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Where will the inspiration for your next innovation come from?
Petros Georgopoulos, Director,PG's Tips Ltd
And what could growth possibly have to do with it?
Have you ever felt that progress comes in batches? At some point in time someone has a brilliant, life-changing idea or invention. What follows is an avalanche of innovations that evolve the original idea in continuously diminishing marginal returns. In the end, even the entrepreneur who has delivered yet another app or yet another gin flavour, would feel a degree of disenchantment.
Truly original ideas are very hard to come by. To compound on this, the truly pioneering human projects have gone up in scale to the levels of multinational corporations and governments. This makes it progressively harder for entrepreneurs to contribute, although not entirely impossible.
Inspiration is all about perspective. We may all look at the same thing but do not necessarily see the same picture. Seeing things through a different lens makes all the difference. Nowadays IMHO, it pays to do research into what inevitable changes are lurking in our foreseeable future, for sources of inspiration. This is where I would like to make a small contribution with this article but in order to bring my subject home, I first need to discuss the concept of growth.
Growth is interwoven into the nature of all things. Everything that has a beginning enters into a phase of growth, and this is, of course, the case in every company. I am sure you know all about this. In fact, growth is inevitably a major metric of success and you need to show great growth potential to attract capital. But as all things go, your business is bound to reach some stage of maturity where things tend to slow down. However, where the ‘sum of all businesses’ is concerned, namely our economic system or the market, things are expected to grow forever.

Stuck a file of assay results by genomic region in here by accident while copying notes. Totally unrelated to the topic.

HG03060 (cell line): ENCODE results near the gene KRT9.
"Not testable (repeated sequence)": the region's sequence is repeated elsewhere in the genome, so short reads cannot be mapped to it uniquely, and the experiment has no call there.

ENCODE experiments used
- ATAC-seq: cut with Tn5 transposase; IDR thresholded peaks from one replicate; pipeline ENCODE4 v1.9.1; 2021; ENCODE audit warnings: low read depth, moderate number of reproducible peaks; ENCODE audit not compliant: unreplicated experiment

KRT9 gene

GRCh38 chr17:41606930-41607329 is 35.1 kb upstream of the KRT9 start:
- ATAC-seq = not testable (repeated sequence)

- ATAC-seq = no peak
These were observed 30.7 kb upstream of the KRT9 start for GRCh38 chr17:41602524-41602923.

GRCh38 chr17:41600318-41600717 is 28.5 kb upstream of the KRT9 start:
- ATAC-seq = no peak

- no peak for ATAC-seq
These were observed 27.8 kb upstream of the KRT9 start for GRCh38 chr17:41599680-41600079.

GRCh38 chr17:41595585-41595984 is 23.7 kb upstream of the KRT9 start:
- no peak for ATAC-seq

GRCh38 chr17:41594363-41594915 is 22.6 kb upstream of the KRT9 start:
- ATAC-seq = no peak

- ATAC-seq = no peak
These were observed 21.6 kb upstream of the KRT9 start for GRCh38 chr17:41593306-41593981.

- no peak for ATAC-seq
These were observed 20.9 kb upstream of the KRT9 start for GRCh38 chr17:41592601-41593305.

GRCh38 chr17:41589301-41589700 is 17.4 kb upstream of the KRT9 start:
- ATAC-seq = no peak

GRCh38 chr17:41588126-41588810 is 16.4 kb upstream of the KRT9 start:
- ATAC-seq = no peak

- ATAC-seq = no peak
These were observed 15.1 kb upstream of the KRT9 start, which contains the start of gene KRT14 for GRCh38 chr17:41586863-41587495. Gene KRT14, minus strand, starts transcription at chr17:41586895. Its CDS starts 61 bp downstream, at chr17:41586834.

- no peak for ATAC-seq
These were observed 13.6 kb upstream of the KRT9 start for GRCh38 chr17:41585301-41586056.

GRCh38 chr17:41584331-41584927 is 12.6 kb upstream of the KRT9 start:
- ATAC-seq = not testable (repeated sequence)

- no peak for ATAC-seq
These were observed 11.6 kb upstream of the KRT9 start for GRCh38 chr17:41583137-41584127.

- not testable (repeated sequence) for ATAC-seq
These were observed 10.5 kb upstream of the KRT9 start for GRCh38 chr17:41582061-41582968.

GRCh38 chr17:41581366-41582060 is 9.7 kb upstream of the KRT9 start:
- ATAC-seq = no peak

The concept of growth is the foundation of our economic system. A country’s GDP must grow, otherwise it is in recession. The welfare state depends on growth. The very concept of interest – so fundamental to our economic system; the stuff that makes dormant money move to where it is needed – is based on growth. Stop growth and our economic systems collapse.
Growth must be maintained at all costs and, lately, we started witnessing a number of increasingly elaborate schemes to keep growth going. As by definition developing economies grow much faster than developed ones, we invented globalisation to share the benefits. And I am sure you know why your banker used to chase you up to lend you money, a trick that worked well, at least up to 2008! But ultimately, no matter which way you look at it, economic growth boils down to population growth. And herein lies the catch. Population growth cannot go on forever.
This being the year of the Queen’s 90th birthday, I cannot help reflecting that at the time the Queen was born, the world’s population stood at about 2 billion. 90 years later it has shot beyond 7.5 billion. We are fast approaching the 9 billion mark – the rate of growth is now on a geometric progression – where experts estimate we will reach the point where population growth will be arrested either by design or by nature’s cruel ways. In the developed part of the world, population is actually starting on a path of decline.